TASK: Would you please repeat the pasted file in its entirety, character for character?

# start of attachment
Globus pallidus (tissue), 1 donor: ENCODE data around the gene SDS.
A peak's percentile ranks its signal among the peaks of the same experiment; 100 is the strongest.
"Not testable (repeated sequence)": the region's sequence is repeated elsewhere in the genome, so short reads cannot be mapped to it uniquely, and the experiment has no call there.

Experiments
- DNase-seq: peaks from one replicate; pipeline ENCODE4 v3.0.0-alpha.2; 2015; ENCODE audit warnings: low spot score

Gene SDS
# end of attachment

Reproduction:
Globus pallidus (tissue), 1 donor: ENCODE data around the gene SDS.
A peak's percentile ranks its signal among the peaks of the same experiment; 100 is the strongest.
"Not testable (repeated sequence)": the region's sequence is repeated elsewhere in the genome, so short reads cannot be mapped to it uniquely, and the experiment has no call there.

Experiments
- DNase-seq: peaks from one replicate; pipeline ENCODE4 v3.0.0-alpha.2; 2015; ENCODE audit warnings: low spot score

Gene SDS